George R.R. Martin's 'Nightflyers' Brings 'Game of Thrones' World-Building Skills Into Space

Fire Wars and ancient aliens are on their way to television, thanks to a new series based on one of the 'Thrones' creator's earliest works.
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George R.R. Martin

Earlier this week, a friend casually wondered why he and his wife enjoy Game of Thrones, even though they are not fans of violent fiction.

After sorting through a few possible theories — the rich characters (literally rich in the case of the Lannisters), the twisting and turning "no one is safe" ethos (rest in peace, half of House Stark), the provocative themes about the nature of power and the importance of resistance — we arrived at the answer encompassing all of those traits: George R.R. Martin, author of the Song of Ice and Fire novels on which Thrones is based, builds one hell of a world.

The HBO adaptation stands to cover roughly 70 hours of stories set in Westeros and the surrounding lands, but one can easily imagine spending 700 hours in this universe. (Indeed, that just might be where we're headed, given the four potential Game of Thrones spinoffs currently in the works.) Look no further than the massive encyclopedia The World of Ice and Fire for further proof of the vast depths of Martin's fantasy epic, with abundant information about places like Sothoryos and Yi Ti. 

Don't recognize those lands, even though you've watched every episode of Thrones and read every word of the flagship Ice and Fire series? That's because they aren't featured on the show or in the books; they exist on the edges of the story, within the universe but not central to the struggles of Jon Snow (Kit Harington) and Daenerys Targaryen (Emilia Clarke) by any stretch of the imagination. The existence of Sothoryos and Yi Ti (the World of Ice and Fire's southernmost known continent and oldest active civilization, respectively) demonstrates Martin's talent and interest in adding flesh, blood and organs to what's already a compelling enough skeleton on its own. It humanizes his world with a level of detail designed to draw the audience deeper and deeper into a bottomless well of stories.

Martin's impressive world-building skills are not unique to the Seven Kingdoms and the tales within, either. For instance, the award-winning author's superhero series Wild Cards contains its own sprawling history, loaded into the nooks and crannies of the various stories about the Jokers, Aces and Deuces of this alternate history Earth. Those who have not encountered those stories firsthand through Martin's writing will soon have the opportunity to see them play out in action, as a Wild Cards television series is currently in development.

Then there's the author's most recently announced adaptation: Nightflyers, based on a science-fiction novella published in 1980 and turned into a mostly forgotten feature film released in 1987. The story chronicles a mission through the stars to discover a new alien race; space horror ensues. Within the first paragraph of the tale, Martin flexes those aforementioned world-building muscles like a veritable bodybuilder:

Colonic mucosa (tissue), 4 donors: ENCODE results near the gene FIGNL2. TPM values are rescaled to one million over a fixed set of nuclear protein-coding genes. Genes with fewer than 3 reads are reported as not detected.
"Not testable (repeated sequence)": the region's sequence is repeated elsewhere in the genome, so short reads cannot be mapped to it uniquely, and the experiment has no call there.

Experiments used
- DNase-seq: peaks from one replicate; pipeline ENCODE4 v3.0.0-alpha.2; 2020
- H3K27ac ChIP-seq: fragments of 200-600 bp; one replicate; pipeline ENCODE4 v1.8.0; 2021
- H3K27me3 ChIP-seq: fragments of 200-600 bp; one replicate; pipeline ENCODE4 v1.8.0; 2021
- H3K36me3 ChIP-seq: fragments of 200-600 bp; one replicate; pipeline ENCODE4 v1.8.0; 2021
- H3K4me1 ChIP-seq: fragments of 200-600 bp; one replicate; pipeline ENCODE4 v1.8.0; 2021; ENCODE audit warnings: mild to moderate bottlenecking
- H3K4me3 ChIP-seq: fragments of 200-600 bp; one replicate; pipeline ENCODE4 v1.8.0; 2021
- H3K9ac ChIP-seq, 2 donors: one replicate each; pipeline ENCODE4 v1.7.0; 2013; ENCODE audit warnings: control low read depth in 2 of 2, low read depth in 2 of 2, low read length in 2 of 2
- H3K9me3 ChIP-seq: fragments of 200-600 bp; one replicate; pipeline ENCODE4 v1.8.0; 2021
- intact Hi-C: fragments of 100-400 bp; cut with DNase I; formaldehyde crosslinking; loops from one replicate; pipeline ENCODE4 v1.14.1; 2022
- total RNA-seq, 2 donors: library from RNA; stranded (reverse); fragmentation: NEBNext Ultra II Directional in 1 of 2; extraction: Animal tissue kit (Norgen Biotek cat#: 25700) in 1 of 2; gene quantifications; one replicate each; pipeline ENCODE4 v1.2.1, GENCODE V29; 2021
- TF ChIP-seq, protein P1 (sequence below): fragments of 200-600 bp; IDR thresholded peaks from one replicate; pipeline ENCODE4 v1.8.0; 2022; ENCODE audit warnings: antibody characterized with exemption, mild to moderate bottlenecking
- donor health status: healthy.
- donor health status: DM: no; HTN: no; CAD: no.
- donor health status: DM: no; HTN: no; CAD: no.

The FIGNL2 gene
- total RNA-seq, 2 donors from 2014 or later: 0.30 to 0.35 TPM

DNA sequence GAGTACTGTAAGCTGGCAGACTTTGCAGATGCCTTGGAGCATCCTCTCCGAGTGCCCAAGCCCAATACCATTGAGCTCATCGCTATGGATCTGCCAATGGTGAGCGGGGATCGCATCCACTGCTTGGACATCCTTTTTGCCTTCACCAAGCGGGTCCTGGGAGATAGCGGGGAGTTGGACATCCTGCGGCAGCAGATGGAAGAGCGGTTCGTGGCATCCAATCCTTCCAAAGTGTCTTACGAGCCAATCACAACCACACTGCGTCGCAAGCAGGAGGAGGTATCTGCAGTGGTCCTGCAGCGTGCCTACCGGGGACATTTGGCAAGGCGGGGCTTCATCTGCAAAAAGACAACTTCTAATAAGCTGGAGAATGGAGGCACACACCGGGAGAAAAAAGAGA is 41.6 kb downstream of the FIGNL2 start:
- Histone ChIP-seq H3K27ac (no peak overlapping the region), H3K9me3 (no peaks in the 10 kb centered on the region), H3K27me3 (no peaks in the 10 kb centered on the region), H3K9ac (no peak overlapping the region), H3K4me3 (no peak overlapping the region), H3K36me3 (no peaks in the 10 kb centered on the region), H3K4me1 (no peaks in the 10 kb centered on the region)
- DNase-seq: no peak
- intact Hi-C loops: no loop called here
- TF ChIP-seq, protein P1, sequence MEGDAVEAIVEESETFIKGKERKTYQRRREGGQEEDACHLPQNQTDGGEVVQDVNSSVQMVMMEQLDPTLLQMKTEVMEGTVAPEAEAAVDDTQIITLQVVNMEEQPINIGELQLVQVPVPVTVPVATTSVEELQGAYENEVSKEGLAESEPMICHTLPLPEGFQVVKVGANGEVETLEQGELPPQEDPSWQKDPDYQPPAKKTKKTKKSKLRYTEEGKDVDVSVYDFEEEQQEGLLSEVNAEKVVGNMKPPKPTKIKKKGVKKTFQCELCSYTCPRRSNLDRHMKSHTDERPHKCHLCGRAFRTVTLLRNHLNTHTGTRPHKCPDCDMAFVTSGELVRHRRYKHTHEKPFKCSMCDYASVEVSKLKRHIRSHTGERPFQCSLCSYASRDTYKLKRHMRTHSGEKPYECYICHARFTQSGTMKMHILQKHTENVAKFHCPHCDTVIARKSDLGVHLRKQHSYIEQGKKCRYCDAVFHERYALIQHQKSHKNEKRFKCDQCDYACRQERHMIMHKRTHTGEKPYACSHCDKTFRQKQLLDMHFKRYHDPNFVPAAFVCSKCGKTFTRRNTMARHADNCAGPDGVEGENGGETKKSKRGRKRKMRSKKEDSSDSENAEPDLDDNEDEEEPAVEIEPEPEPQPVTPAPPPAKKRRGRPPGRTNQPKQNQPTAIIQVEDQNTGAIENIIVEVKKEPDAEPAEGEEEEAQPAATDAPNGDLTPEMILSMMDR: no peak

• "When Jesus of Nazareth hung dying on his cross, the volcryn passed within a light-year of his agony, headed outward. When the Fire Wars raged on Earth, the volcryn sailed near Old Poseidon, where the seas were still unnamed and unfinished. By the time the stardrive had transformed the Federated Nations of Earth into the Federal Empire, the volcryn had moved into the fringes of Hrangan space. The Hrangans never knew it. Like us they were children of the small bright worlds that circled their scattered suns, with little interest and less knowledge of the things that moved in the gulfs between."

In the first paragraph alone, Martin nonchalantly introduces an alien race at least as old as Jesus, evokes the name of a devastating war that consumed our planet and establishes mankind's current status as conquerers of the galaxy, if not guardians. With just a few sentences, he introduces a compelling universe filled with mysteries to be solved, the answers all buried within the mind of one man with four initials: GRRM. And as the novella becomes the subject of adaptation, Martin provides the framework for new creators to interpret the world of Nightflyers as they see fit, offering a set of blueprints that could result in years of riveting television. 

Some would make the argument that Martin's attention to detail is the exact reason why the sixth novel in his Ice and Fire series, The Winds of Winter, has yet to be finished. There's certainly truth to that. At the same time, the granular and extensive world-building is Martin's secret sauce; concepts like the Doom of Valyria, and the Long Night, though absent from the main Thrones narrative, are so full and rich that they invite endless speculation and return visits. 

If adapted properly, Nightflyers stands to bring the same sensibilities that fuel Thrones into all-new terrain. "A sci-fi series with the depths of Game of Thrones" sounds like a common pitch, but it packs an extra punch when it stems from the mind of the Thrones creator himself. And in a few years, when that same friend wonders why he and his wife are so invested in this space-dwelling journey when they have no interest in science fiction otherwise, they won't need to ponder the answer for too long.

Tell us what you're hoping to see from Nightflyers in the comments section below, and keep following THR.com/GameOfThrones for more about the fantasy series.

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